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Saturday, May 31, 2014

Cruciferous vegetables and Cervical Cancer

 Posted by Chantel Martiromo  

Cervical cancer is malignant neoplasm of the cervix uteri or cervical area caused by abnormal cells growth with alternation of cells DNA. According to the American Cancer Society's, in 2014, 12,360 new cases of invasive cervical cancer will be diagnosed with the death of  4,020 patients. The risk of cervical cancer is higher in Hispanic women followed by African-Americans, Asians and Pacific Islanders, and whites(a).
Depending to the stage and grade of the cancer, if the cancer is found in the early stahe, hysterectomy may not be needed. Other while  after sugery, chemotherapy including Cisplatin, Fluorouracil (5-FU), Mitomycin, Paclitaxel, Ifosfamide, Carboplatin, Bevacizumab and radiotherapy may be necesary, but with certain side effects. Emerging suggestion of a healthy and balanced diet to improve high serum levels of antioxidants may reduce cervical neoplasia risk(b)(c)  but other suggested that the role of diet and nutrition in the etiology of cervical cancer is not yet resolved(d) and Catalan Institute of Oncology study showed statistically nonsignificant inverse associations were also observed for leafy vegetables, root vegetables, garlic and onions, citrus fruits, vitamin C, vitamin E and retinol for invasive squamous cervical cancer (ISC)(e).
Cruciferous vegetables are the group of vegetables belonging to the family Brassicaceae, including cauliflower, cabbage, cress, bok choy, broccoli etc.
Isothiocyanates, a major chemical constituent found in Cruciferous vegetables, inhibited the cell viability of human cervical cancer cells, through improvement of antioxidant status(1). β-Phenylethyl isothiocyanate (PEITC). induced apoptosis to inhibit cell proliferation in human cervical cancer cell lines (HEp-2 and KB), through increased the expression of the death receptors (DR4 and DR5) and cleaved caspase-3(2).  Other chemical compounds,  I3C (indole-3-carbinol) and DIM (diindolylmethane) found in all types of cruciferous vegetables, demonstrated exceptional anti-cancer effects against hormone responsive cancers such as ovarian cancers(3). Some researchers suggested that isothiocyanates and indoles through intake of cruciferous vegetable may decrease cancer risk, but the protective effects may be influenced by individual genetic variation (polymorphisms) in the metabolism and elimination of isothiocyanates from the body and in some in instances, long term exposure to sulforaphane and indole-3-carbinol (I3C), may be implicated in a variety of anticarcinogenic mechanisms(4).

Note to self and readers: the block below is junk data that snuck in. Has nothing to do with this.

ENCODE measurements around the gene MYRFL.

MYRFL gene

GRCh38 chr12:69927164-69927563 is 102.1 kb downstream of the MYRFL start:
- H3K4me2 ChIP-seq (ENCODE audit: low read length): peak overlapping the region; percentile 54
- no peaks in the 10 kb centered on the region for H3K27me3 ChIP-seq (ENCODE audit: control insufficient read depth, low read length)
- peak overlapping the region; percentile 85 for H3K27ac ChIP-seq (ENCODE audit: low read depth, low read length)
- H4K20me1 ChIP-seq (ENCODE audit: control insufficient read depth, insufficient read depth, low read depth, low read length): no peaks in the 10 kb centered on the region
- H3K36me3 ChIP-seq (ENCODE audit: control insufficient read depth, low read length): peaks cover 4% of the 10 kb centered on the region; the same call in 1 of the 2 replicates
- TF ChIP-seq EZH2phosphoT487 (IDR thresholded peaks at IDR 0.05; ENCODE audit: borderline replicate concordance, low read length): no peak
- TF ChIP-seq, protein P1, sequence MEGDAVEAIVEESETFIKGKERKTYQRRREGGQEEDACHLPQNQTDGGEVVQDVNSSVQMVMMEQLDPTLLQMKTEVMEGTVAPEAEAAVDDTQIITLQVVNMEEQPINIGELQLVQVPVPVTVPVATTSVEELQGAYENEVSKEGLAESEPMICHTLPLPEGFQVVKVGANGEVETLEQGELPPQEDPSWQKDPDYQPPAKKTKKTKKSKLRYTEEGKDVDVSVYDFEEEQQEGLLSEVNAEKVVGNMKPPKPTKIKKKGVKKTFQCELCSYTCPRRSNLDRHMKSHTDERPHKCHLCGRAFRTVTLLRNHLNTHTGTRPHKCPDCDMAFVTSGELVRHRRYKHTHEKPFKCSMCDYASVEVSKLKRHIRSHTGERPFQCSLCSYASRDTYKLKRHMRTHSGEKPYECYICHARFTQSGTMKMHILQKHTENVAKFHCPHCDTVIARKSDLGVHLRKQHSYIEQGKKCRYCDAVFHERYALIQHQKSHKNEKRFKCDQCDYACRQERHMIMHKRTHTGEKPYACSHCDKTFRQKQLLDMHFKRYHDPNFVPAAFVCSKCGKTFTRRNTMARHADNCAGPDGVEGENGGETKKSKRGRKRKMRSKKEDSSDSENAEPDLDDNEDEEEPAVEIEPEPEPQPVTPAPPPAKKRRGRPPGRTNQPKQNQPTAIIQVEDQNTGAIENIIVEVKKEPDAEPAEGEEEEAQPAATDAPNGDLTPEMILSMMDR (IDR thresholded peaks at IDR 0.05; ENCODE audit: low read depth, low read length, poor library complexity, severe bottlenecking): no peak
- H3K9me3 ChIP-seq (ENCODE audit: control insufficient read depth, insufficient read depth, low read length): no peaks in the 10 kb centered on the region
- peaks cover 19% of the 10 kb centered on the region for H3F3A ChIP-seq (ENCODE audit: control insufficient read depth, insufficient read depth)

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References
(a) Cerical cancer (Amerrican cancer society)
(b) Diet and serum micronutrients in relation to cervical neoplasia and cancer among low-income Brazilian women by Tomita LY1, Longatto Filho A, Costa MC, Andreoli MA, Villa LL, Franco EL, Cardoso MA; Brazilian Investigation into Nutrition and Cervical Cancer Prevention (BRINCA) Study Team.(PubMed)
(c) Associations of dietary dark-green and deep-yellow vegetables and fruits with cervical intraepithelial neoplasia: modification by smoking by Tomita LY1, Roteli-Martins CM, Villa LL, Franco EL, Cardoso MA; BRINCA Study Team.(PubMed)
(d) Diet and the risk of in situ cervical cancer among white women in the United States by Ziegler RG1, Jones CJ, Brinton LA, Norman SA, Mallin K, Levine RS, Lehman HF, Hamman RF, Trumble AC, Rosenthal JF, et al.(PubMed)
(e) Dietary factors and in situ and invasive cervical cancer risk in the European prospective investigation into cancer and nutrition study by González CA1, Travier N, Luján-Barroso L, Castellsagué X, Bosch FX, Roura E, Bueno-de-Mesquita HB, Palli D, Boeing H, Pala V, Sacerdote C, Tumino R, Panico S, Manjer J, Dillner J, Hallmans G, Kjellberg L, Sanchez MJ, Altzibar JM, Barricarte A, Navarro C, Rodriguez L, Allen N, Key TJ, Kaaks R, Rohrmann S, Overvad K, Olsen A, Tjønneland A, Munk C, Kjaer SK, Peeters PH, van Duijnhoven FJ, Clavel-Chapelon F, Boutron-Ruault MC, Trichopoulou A, Benetou V, Naska A, Lund E, Engeset D, Skeie G, Franceschi S, Slimani N, Rinaldi S, Riboli E.(PubMed)
(1) The anti-oxidant properties of isothiocyanates: a review by de Figueiredo SM1, Filho SA, Nogueira-Machado JA, Caligiorne RB.(PubMed)
(2) Effect of β-phenylethyl isothiocyanate from cruciferous vegetables on growth inhibition and apoptosis of cervical cancer cells through the induction of death receptors 4 and 5 by Huong le D1, Shim JH, Choi KH, Shin JA, Choi ES, Kim HS, Lee SJ, Kim SJ, Cho NP, Cho SD(PubMed)
(3) Chemopreventive properties of indole-3-carbinol, diindolylmethane and other constituents of cardamom against carcinogenesis by Acharya A1, Das I, Singh S, Saha T.(PubMed)
(4) Cruciferous vegetables and human cancer risk: epidemiologic evidence and mechanistic basis by Higdon JV1, Delage B, Williams DE, Dashwood RH.(PubMed)

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